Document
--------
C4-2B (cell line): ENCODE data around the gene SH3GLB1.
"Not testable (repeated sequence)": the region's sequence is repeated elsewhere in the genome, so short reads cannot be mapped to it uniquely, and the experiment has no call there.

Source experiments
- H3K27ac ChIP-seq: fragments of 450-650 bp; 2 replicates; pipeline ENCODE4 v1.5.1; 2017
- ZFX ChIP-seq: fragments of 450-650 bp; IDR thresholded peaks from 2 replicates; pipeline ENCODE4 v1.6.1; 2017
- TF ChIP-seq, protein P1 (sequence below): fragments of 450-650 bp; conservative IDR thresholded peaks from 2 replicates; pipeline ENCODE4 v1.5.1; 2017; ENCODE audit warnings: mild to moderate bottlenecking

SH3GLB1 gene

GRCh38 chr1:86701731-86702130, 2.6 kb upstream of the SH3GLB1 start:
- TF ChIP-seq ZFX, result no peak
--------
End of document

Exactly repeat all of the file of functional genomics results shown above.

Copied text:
C4-2B (cell line): ENCODE data around the gene SH3GLB1.
"Not testable (repeated sequence)": the region's sequence is repeated elsewhere in the genome, so short reads cannot be mapped to it uniquely, and the experiment has no call there.

Source experiments
- H3K27ac ChIP-seq: fragments of 450-650 bp; 2 replicates; pipeline ENCODE4 v1.5.1; 2017
- ZFX ChIP-seq: fragments of 450-650 bp; IDR thresholded peaks from 2 replicates; pipeline ENCODE4 v1.6.1; 2017
- TF ChIP-seq, protein P1 (sequence below): fragments of 450-650 bp; conservative IDR thresholded peaks from 2 replicates; pipeline ENCODE4 v1.5.1; 2017; ENCODE audit warnings: mild to moderate bottlenecking

SH3GLB1 gene

GRCh38 chr1:86701731-86702130, 2.6 kb upstream of the SH3GLB1 start:
- TF ChIP-seq ZFX, result no peak